This paper aims to establish a basis for considering and then studying the affective psychology found in subjective assessments encountered in managing facility provision, in this case in Australian local government.
The literature was used to construct a suite of models that provides a legitimate basis to consider affective, subjective and other assessments in the field. A psychologically‐based orientational qualitative enquiry using an Affective Lexicon was used for an empirical study.
The study found that affect is pervasive in the management of local government facilities. It was found in expectations facility management has concerning consequences of its work, stakeholders' expectations and evaluations, and had utility in managing facility projects. A Scheme of Affective Management is proposed that uses a suite of techniques to achieve affective outcomes and consequences from facility management. These results challenge so‐called objectivity in the field.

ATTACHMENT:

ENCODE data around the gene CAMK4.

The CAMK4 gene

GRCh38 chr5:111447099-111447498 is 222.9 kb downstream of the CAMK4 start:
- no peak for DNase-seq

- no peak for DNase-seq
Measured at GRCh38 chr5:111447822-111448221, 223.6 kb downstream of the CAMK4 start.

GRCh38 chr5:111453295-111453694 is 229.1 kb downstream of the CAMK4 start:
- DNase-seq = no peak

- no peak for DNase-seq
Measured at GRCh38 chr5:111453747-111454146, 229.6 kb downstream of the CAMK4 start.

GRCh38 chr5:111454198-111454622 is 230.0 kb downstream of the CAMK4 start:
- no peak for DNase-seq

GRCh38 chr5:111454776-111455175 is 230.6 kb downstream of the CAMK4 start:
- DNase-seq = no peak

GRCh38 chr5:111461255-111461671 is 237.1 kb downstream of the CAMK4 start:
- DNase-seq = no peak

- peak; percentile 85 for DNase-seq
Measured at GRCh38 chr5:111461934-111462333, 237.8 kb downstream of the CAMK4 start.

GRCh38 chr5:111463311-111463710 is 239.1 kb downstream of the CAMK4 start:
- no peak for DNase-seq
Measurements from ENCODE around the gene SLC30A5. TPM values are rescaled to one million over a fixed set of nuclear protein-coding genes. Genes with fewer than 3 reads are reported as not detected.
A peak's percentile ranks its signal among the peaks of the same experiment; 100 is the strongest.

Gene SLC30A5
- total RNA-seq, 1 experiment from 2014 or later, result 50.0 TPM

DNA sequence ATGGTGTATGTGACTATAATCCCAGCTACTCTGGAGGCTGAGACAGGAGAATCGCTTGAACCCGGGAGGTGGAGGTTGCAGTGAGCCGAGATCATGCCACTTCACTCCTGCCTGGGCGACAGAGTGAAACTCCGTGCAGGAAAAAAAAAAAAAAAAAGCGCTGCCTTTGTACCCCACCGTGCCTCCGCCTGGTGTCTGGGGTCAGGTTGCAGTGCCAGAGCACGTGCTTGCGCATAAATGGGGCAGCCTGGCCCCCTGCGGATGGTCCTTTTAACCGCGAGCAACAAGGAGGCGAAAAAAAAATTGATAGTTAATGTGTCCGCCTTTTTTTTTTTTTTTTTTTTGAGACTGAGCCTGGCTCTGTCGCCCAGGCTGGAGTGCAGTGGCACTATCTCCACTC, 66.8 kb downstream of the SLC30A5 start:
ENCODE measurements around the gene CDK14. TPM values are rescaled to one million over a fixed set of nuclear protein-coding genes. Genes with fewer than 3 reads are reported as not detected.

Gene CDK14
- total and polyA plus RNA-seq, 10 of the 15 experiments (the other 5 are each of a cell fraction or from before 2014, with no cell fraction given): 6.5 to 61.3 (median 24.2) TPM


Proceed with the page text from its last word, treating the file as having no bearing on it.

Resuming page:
The empirical study occurred in Australian local government but it is likely that the results are generalisable to other countries and also to the private sector and could apply more generally to effective facility management.
A Scheme of Affective Management is introduced that provides a suite of practices that could be employed to manage facility projects' affective outcomes.
The field embraces the psychology of facilities. This paper is a very early example that demonstrates that considering psychology in the management of facilities is also important.
Heywood, C., Missingham, G. and Kenley, R. (2010), "Modelling and managing affective psychology in Australian local government facilities", Facilities, Vol. 28 No. 3/4, pp. 156-174. https://doi.org/10.1108/02632771011023122
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